“Capacity declined in February from December, the highest all-time level, and from January, the eighth highest month, revised from last month’s Air Traffic press release. November, December and January are the only post-recession months among the top 10 for capacity, showing that after six years, capacity has returned to pre-recession levels (Table 6). Systemwide enplanements in February were the highest since the recession. February international enplanements were the fifth highest all-time. Domestic enplanements have been rising slowly but remain below pre-recession levels. Domestic enplanements in February were at the highest level since March 2008 (Tables 8, 10, 12).” [BTS]
Translation: Loads are up, capacity is down, and we’re all trying to fly at rates not seen since the Recession of 2007-2008. There’s always the family wagon? In 1980 we had 9,215 miles of interstate highways, and another 6,774 miles of “other freeways and expressways,” by 2013 these numbers grew to 17,866 interstate miles and another 11,602 in the “other” category [FHWA] And we can jam them up on any given rush hour and holiday weekend. These numbers actually don’t mean all that much until we take into account our attempts to maintain this system with a Highway Trust Fund which has a closing balance down 17.8% from last year. [FHWA]
It’s all well and good to offer Pie In The Sky privatization schemes and other “market driven” fantasies, however what our economy needs is a nationwide transportation system which gets people to work and products to market.
“Highway bottlenecks affecting freight are a problem today because they delay large numbers of truck freight shipments. They will become increasingly problematic in the future as the U.S. economy grows and generates more demand for truck freight shipments. If the U.S. economy grows at a conservative annual rate of 2.5 to 3 percent over the next 20 years, domestic freight tonnage will almost double and the volume of freight moving through the largest international gateways may triple or quadruple.” [FHWA]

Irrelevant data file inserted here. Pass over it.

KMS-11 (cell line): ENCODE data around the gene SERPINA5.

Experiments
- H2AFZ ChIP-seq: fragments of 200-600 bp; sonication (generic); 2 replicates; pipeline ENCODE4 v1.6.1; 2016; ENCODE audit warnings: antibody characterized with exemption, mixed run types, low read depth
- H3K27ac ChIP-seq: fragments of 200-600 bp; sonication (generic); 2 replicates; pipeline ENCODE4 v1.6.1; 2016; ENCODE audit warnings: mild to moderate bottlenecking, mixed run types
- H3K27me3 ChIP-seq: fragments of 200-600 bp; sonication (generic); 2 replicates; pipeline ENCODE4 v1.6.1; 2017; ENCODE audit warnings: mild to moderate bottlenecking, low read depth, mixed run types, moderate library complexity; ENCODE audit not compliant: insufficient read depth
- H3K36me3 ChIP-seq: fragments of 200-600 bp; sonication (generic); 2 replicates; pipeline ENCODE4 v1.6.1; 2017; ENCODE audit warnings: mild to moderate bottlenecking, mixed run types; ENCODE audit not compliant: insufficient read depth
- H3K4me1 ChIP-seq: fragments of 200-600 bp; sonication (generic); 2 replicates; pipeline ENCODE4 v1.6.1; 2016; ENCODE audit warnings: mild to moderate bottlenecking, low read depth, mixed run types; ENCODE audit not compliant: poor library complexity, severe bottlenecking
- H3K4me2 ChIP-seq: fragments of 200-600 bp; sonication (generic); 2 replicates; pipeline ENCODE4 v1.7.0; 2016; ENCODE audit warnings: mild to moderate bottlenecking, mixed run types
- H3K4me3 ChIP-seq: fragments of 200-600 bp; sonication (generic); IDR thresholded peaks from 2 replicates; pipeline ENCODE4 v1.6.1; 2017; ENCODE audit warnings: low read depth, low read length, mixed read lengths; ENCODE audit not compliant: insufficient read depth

The following map from FHWA shows where these bottlenecks are at present, not that we couldn’t guess:
Every time a freight load is delayed in these interchange bottlenecks it costs money, and there are other kinds of bottlenecks as well. Steep grade bottlenecks costs in 2006 (12% of total truck hours of delay) were about $32.15 per hour. Signal bottlenecks can also cost approximately $32.15 per hour. If we believe in a “market based” economy then perhaps we ought to think of the market inefficiency created by various and sundry bottlenecks which are costing us $32.15 per hour for Nothing. Now, think of a truck load of goods experiencing an interchange bottleneck, a signal bottleneck, and a steep grade bottleneck?
We could be working on these bottlenecks, and on the maintenance of our highway system – but that would cost money, including money from the TIGER grants from the Department of Transportation. (TIGER = Transportation Investment Generating Economic Recovery) So, what did the House do?
“The overwhelmingly popular TIGER program would shrink from $500 million to $100 million. In addition, the size of grants would be far smaller, within a range of $2-15 million, down from last year’s range of $10-200 million. This year’s T-HUD also reduces the share that the federal government will cover for TIGER projects, from 60 percent to 50 percent, requiring more local or state money to be brought to the table.” [T4Am]
Remember, the idea of a national transportation system in a modern economy is to get goods to a nationwide market. Across the rails, over the highways, or via air freight, none of which the House of Representatives thought worthy of increased appropriations – in the “interest” of fiscal austerity. It’s penny wise and pound foolish, as the old saw goes, and worse still it places the seamless transportation of both workers and the products they make increasingly at the mercy of state and local governments which are unable to raise the funds to complete the necessary maintenance and improvement projects.
It’s obvious what outdated and uninspected components can do to a transportation system – train wrecks, highway deaths, delayed freight, air accidents. It’s not so obvious when the drain is hidden from view – hours wasted in any one of the three types of bottlenecks measured by the Federal Highway Administration, hours and money wasted in unnecessarily long commutes, congestion delays at airports and railway freight terminals … Time is money and we’re wasting both commodities.